The Cosmic Background Explorer (COBE) satellite began its mission to map energy leftover from the early Universe – known as cosmic microwave background radiation, or CMB – in 1989.
COBE found very subtle irregularities in the otherwise very uniform CMB, something predicted by theorists. COBE's findings are considered important evidence in support of the Big Bang theory.
The CMB was first discovered in the mid-1960s by Arno Penzias and Robert Wilson.
Image: An artist's conception of COBE (credit: NASA/COBE Science Team)
A satellite finds important evidence supporting the Big Bang.
The Cosmic Background Explorer maps the early Universe.
Nobel prize winner Professor George Smoot explains how the Cosmic Background Explorer (COBE) launched in 1989 and mapped the cosmic microwave background radiation - leftover, cooled down radiation from early in the Universe's history. The most widely accepted age for the Universe is now 13.7 billion years, not 15 billion years as stated in this clip.
The spacecraft gathers data on the cosmic microwave background radiation.
Three years after its 1989 launch, experts began to understand the data from the Cosmic Background Explorer (COBE), a satellite studying the cosmic microwave background radiation from the early Universe.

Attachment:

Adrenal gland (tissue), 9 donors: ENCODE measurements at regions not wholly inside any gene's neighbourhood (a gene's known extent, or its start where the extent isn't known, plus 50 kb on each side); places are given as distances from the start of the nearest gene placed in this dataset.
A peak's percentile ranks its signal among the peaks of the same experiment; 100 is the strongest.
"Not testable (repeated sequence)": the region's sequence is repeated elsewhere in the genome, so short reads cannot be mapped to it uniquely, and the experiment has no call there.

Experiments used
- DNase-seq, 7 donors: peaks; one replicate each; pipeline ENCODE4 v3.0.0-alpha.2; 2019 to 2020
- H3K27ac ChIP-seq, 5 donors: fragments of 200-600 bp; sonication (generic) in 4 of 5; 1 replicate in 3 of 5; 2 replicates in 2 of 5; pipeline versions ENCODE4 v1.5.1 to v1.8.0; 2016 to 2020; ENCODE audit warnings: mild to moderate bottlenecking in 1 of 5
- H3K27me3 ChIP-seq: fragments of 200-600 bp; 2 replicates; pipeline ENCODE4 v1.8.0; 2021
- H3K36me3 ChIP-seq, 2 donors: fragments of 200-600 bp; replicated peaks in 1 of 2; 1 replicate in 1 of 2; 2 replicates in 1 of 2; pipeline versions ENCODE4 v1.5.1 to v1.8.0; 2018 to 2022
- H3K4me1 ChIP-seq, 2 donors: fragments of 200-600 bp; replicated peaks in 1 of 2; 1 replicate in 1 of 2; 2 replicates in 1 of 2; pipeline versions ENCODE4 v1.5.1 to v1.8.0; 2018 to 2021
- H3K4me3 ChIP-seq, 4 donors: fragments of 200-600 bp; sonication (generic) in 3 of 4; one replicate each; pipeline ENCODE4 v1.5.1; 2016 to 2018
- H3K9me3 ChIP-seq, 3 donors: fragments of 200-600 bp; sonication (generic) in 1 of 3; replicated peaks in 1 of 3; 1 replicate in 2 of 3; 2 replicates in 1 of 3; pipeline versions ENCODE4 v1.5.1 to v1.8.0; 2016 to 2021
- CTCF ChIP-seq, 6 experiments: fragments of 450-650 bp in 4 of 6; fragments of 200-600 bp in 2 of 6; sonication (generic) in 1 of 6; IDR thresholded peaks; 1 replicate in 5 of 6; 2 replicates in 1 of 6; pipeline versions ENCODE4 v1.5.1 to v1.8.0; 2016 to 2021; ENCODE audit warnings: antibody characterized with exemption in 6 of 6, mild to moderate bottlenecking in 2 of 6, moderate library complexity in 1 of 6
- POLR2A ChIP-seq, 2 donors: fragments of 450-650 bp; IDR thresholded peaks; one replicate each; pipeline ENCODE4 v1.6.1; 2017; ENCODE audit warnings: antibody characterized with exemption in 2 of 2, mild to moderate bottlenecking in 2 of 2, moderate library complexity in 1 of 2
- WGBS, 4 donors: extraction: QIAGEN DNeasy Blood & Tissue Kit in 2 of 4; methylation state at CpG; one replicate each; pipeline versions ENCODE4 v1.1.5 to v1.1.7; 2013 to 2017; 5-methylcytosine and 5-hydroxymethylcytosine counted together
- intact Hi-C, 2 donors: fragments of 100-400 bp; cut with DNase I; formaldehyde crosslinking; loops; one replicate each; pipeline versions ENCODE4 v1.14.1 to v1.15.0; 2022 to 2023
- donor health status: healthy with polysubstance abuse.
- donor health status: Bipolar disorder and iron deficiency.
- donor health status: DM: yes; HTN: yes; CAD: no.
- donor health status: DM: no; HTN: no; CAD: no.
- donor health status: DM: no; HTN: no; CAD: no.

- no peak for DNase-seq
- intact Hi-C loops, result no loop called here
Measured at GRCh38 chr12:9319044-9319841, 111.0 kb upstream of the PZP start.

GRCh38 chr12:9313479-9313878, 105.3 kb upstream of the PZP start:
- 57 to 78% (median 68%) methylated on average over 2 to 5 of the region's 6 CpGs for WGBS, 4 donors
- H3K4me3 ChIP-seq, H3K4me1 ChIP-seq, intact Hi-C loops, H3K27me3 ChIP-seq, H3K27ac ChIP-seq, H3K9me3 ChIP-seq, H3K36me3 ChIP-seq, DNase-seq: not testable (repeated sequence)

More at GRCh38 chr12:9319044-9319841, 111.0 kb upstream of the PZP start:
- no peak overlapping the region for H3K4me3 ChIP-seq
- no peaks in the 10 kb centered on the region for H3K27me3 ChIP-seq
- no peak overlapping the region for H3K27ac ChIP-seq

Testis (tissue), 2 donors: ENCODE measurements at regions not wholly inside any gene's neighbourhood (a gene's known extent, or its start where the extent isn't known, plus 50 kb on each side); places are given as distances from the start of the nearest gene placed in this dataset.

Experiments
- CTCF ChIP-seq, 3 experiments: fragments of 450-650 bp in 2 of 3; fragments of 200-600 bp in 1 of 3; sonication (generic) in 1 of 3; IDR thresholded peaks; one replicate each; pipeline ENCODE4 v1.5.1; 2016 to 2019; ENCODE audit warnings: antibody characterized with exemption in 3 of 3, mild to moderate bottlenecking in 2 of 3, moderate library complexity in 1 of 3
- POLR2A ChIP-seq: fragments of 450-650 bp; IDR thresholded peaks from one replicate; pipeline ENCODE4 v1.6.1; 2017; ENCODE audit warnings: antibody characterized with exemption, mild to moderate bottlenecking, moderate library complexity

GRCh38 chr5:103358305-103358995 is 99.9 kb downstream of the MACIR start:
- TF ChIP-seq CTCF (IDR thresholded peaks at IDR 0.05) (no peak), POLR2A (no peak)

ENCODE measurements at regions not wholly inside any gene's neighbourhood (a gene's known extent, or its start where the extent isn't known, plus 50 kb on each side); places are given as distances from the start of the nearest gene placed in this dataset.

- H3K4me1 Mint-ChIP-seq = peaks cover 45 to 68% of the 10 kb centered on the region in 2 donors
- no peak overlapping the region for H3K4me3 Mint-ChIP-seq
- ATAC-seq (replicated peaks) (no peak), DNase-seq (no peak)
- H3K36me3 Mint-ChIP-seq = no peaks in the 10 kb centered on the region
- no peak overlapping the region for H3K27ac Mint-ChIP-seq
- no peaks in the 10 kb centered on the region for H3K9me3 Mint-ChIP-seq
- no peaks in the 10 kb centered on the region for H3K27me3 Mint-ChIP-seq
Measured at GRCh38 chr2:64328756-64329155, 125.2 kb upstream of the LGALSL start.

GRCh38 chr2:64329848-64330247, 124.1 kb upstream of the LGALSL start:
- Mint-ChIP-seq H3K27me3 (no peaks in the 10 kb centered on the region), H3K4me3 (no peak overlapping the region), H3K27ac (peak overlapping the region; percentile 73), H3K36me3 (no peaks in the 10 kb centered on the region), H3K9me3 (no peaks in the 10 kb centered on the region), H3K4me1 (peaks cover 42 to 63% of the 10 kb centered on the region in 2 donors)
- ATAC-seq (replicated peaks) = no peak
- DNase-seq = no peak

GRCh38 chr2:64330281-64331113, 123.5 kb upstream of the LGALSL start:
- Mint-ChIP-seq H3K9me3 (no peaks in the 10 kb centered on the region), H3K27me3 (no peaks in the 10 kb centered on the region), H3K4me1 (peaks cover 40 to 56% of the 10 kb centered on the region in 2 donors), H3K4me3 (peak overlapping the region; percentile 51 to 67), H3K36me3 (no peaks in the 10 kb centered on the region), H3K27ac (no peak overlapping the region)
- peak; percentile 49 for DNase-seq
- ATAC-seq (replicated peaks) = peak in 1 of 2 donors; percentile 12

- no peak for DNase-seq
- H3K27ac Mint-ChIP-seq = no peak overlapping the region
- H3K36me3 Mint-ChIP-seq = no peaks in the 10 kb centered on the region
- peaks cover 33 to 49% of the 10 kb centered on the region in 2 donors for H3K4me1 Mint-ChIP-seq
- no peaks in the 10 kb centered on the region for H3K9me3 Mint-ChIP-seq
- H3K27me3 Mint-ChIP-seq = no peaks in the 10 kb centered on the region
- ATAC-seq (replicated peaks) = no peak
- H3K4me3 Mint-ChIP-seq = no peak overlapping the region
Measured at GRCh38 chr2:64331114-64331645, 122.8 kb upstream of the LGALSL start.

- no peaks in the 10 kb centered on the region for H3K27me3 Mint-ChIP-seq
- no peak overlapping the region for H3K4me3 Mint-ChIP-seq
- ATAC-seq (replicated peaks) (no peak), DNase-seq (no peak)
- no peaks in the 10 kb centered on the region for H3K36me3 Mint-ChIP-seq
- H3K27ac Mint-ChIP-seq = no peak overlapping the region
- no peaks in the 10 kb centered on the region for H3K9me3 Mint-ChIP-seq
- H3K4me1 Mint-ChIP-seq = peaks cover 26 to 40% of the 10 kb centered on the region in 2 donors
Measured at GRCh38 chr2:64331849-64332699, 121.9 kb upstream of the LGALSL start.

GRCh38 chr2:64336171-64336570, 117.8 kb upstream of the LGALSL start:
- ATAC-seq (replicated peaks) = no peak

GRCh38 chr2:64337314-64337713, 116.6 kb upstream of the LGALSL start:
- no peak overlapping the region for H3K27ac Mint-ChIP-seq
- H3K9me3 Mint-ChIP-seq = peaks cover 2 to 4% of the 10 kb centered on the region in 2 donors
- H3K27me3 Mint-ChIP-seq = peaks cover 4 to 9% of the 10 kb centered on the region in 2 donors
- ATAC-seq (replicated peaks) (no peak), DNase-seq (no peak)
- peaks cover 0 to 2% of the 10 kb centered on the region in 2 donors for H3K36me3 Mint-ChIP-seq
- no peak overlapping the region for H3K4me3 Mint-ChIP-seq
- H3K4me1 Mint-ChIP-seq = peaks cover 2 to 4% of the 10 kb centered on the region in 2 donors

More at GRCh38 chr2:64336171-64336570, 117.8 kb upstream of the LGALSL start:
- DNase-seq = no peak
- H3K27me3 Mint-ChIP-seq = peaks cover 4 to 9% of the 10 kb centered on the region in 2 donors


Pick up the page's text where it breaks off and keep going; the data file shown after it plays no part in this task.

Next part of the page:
Cosmologists try to explain the Universe's uniformity.
Cosmologists have written a series of mathematical equations sometimes referred to as the Standard Model of Cosmology that attempts to describe the Universe as it is today. Working the equations backwards in time has allowed scientists to predict how the Universe started - the Big Bang. However, they've encountered problems along the way. One issue is that the Universe's temperatures are uniform - something at odds with the expected vast temperature variations. This conundrum led particle physicist Alan Guth to develop the inflation theory.
The Cosmic Background Explorer (COBE), also referred to as Explorer 66, was a satellite dedicated to cosmology. Its goals were to investigate the cosmic microwave background radiation (CMB) of the universe and provide measurements that would help shape our understanding of the cosmos.
This work provided evidence that supported the Big Bang theory of the universe: that the CMB was a near-perfect black-body spectrum and that it had very faint anisotropies. Two of COBE's principal investigators, George Smoot and John Mather, received the Nobel Prize in Physics in 2006 for their work on the project. According to the Nobel Prize committee, "the COBE-project can also be regarded as the starting point for cosmology as a precision science".